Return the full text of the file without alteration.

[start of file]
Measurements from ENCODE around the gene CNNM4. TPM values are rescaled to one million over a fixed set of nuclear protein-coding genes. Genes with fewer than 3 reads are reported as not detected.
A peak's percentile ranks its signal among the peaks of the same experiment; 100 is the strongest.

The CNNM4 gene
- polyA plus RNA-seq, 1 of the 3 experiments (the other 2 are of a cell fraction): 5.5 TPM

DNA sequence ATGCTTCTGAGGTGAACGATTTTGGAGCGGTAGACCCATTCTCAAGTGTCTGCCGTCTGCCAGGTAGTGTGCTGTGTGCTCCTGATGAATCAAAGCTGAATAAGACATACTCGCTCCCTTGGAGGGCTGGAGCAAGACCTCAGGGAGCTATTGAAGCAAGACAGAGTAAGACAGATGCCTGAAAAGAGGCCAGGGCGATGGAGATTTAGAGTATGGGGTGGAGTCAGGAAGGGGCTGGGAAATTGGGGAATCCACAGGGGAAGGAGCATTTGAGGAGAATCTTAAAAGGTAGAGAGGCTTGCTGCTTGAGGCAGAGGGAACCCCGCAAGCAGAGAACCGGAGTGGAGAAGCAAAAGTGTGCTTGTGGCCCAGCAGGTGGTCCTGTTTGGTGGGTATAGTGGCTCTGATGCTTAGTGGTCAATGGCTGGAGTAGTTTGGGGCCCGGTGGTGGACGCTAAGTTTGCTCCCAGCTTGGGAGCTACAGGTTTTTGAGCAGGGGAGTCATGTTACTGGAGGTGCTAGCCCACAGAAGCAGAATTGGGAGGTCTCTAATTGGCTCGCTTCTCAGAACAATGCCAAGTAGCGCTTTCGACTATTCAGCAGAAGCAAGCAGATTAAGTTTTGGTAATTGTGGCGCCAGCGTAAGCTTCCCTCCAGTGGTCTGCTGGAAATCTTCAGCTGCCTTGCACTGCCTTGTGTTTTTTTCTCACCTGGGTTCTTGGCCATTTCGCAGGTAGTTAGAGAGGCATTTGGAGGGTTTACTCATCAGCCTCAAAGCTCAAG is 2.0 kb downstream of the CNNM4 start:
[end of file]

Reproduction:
Measurements from ENCODE around the gene CNNM4. TPM values are rescaled to one million over a fixed set of nuclear protein-coding genes. Genes with fewer than 3 reads are reported as not detected.
A peak's percentile ranks its signal among the peaks of the same experiment; 100 is the strongest.

The CNNM4 gene
- polyA plus RNA-seq, 1 of the 3 experiments (the other 2 are of a cell fraction): 5.5 TPM

DNA sequence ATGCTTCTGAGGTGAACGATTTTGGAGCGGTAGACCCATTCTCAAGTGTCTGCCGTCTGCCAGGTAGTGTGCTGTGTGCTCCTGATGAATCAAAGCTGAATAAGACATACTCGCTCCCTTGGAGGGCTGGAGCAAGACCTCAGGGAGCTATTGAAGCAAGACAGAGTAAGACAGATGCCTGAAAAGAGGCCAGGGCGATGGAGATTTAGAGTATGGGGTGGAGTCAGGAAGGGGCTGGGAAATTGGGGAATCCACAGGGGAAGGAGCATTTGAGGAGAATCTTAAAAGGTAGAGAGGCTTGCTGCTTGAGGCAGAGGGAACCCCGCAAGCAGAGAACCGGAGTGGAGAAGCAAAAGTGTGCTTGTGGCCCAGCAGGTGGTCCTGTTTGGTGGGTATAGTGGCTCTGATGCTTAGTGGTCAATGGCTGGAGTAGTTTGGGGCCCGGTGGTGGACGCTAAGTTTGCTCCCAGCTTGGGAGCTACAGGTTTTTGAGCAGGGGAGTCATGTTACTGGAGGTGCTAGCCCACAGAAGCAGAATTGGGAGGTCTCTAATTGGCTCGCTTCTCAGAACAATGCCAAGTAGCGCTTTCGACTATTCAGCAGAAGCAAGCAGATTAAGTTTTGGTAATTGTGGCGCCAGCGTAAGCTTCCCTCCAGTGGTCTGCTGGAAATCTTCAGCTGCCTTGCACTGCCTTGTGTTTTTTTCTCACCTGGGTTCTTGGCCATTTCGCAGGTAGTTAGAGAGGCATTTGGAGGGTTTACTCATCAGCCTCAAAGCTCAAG is 2.0 kb downstream of the CNNM4 start: